Willy-nilly

Willy-nilly is an adverb that means without care or planning. Synonyms of willy-nilly include haphazardly, random, carelessly.

It can also mean something is done with or without a person’s approval. This definition is somewhat out-dated and related to the phrases original meaning. In the past willy-nilly meant willingly or unwillingly; or without consideration for those involved.

Today nil means zero or nothing, but archaically, nill meant the opposite of will. In the sense that a person was unwilling or a person refused something. The old phrase will you nill you is most famously used by William Shakespeare in The Taming of the Shrew.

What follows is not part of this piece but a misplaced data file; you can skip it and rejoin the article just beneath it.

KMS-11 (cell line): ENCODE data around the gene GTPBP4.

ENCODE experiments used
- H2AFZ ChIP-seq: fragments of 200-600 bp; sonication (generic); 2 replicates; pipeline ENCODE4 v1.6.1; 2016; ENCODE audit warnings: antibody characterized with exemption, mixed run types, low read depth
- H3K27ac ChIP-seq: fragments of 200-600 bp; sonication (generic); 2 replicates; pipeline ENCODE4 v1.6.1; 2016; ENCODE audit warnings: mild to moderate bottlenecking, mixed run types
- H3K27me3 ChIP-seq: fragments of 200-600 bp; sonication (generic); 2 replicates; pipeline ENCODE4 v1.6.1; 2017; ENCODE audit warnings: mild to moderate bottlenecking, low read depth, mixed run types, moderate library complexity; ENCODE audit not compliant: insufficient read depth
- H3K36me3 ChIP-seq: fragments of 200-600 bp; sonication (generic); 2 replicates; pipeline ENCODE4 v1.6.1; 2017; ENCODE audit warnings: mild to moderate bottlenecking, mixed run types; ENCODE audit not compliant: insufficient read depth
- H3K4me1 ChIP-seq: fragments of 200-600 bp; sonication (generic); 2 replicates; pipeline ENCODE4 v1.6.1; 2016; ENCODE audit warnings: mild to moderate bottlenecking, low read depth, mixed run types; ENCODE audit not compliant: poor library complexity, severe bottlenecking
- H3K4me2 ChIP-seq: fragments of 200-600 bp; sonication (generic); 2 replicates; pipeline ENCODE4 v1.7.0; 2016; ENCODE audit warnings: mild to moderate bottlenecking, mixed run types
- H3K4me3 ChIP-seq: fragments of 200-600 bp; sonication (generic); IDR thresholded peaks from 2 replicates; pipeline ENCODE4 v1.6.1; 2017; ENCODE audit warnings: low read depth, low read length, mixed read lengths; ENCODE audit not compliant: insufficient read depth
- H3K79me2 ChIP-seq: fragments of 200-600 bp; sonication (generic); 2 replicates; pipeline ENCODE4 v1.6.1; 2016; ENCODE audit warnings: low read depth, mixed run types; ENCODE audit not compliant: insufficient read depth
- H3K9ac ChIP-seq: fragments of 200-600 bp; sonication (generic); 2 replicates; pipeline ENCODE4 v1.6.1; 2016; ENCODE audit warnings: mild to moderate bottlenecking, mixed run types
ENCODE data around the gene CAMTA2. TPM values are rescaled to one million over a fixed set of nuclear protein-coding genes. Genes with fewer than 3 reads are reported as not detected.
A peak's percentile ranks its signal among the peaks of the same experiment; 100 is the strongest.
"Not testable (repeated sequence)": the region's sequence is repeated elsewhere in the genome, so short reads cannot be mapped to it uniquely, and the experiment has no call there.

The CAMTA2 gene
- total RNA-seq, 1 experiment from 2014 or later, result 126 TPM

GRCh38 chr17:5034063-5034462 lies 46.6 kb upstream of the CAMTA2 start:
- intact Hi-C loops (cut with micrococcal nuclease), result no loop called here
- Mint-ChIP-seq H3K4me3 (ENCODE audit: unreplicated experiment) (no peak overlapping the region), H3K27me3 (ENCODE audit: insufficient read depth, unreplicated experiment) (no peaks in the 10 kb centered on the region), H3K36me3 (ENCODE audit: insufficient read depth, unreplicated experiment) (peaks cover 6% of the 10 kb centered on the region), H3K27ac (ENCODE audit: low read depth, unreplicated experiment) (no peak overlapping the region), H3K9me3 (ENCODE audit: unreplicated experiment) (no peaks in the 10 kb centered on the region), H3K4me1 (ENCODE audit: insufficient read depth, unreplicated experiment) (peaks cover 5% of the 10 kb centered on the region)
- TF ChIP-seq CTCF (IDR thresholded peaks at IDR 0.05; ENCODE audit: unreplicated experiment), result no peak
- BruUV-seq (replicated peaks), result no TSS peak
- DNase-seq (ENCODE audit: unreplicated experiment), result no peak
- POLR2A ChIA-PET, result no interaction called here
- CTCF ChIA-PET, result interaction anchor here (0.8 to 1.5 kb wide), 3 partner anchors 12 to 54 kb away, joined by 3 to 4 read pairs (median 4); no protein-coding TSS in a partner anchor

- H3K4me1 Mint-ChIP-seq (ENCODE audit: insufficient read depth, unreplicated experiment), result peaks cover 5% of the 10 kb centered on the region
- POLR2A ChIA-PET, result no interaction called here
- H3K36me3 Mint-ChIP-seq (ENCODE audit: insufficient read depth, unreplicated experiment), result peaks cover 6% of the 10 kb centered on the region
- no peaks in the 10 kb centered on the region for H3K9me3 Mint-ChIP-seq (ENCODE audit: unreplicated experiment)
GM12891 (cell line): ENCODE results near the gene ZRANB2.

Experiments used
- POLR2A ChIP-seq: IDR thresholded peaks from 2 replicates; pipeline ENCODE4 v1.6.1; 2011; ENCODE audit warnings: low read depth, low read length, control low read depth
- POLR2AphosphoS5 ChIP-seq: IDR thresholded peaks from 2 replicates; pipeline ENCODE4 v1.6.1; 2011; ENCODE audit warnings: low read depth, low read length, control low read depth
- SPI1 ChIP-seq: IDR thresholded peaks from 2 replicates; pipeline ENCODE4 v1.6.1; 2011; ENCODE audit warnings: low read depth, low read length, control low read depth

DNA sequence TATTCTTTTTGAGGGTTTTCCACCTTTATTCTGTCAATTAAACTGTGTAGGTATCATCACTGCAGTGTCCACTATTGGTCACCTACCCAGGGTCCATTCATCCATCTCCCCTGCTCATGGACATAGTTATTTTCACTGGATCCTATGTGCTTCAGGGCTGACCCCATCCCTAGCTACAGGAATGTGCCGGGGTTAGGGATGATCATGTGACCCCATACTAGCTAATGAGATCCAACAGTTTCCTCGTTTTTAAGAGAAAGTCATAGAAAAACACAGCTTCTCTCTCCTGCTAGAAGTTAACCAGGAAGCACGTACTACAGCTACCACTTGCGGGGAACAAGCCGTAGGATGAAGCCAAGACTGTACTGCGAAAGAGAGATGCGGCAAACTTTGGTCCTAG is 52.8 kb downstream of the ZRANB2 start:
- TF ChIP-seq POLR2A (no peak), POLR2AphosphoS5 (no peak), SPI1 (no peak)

Examples

What happens at, say an auction, when a guy arrives pushing a wheelbarrow of money, handing it out willy-nilly? [Yakima Herald]

It is because the DPSUs have stayed stuck at the screwdriver technology level that the department of defence production in MoD has evolved a procurement system willy-nilly funnelling billions of dollars to foreign vendors with minimal transfer of technology (ToT). [New Indian Express]

I don’t do this willy-nilly; usually I have a reason. [Oregon Live]

So, there was no escaping the Clean India campaign. Willy-nilly, I picked up the broom and started from my own bedroom. [Hindustan Times]

But willy-nilly, Modi has accepted the lack of leadership at the state level in the BJP. [Free Press Journal]

Thus in plain terms: your father hath consented
That you shall be my wife, your dowry ‘greed on,
And will you, nill you, I will marry you. [Shakespeare]